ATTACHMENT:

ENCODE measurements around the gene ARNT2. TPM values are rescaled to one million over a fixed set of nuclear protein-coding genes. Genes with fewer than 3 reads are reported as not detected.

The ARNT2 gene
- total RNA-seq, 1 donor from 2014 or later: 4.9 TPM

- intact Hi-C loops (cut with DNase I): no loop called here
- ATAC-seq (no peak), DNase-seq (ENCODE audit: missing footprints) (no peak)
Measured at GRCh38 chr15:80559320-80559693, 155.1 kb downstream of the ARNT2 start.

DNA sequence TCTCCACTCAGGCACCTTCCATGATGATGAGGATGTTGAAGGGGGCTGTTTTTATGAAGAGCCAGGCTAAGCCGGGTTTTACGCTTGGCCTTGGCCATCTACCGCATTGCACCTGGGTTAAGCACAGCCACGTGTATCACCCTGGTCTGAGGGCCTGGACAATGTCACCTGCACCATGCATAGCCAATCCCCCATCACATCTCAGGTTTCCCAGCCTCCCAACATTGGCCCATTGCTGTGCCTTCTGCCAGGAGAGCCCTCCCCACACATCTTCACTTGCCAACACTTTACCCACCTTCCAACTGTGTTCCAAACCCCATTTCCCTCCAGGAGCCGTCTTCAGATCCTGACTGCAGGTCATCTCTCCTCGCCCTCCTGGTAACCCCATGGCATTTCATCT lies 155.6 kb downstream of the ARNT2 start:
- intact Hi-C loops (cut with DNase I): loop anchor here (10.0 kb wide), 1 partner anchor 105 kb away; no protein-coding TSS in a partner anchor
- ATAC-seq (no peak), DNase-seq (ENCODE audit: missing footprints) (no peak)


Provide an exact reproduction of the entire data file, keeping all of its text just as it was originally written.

ENCODE measurements around the gene ARNT2. TPM values are rescaled to one million over a fixed set of nuclear protein-coding genes. Genes with fewer than 3 reads are reported as not detected.

The ARNT2 gene
- total RNA-seq, 1 donor from 2014 or later: 4.9 TPM

- intact Hi-C loops (cut with DNase I): no loop called here
- ATAC-seq (no peak), DNase-seq (ENCODE audit: missing footprints) (no peak)
Measured at GRCh38 chr15:80559320-80559693, 155.1 kb downstream of the ARNT2 start.

DNA sequence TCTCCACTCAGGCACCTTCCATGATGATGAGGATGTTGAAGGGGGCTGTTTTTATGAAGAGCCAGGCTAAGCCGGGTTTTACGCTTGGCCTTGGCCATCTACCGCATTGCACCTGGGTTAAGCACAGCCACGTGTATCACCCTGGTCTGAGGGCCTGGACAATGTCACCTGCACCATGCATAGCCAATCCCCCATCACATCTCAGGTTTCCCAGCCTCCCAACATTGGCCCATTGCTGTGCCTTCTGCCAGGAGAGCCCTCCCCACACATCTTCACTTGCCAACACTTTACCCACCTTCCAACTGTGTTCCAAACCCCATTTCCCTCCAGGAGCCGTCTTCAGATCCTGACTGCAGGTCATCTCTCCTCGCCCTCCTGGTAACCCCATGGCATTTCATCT lies 155.6 kb downstream of the ARNT2 start:
- intact Hi-C loops (cut with DNase I): loop anchor here (10.0 kb wide), 1 partner anchor 105 kb away; no protein-coding TSS in a partner anchor
- ATAC-seq (no peak), DNase-seq (ENCODE audit: missing footprints) (no peak)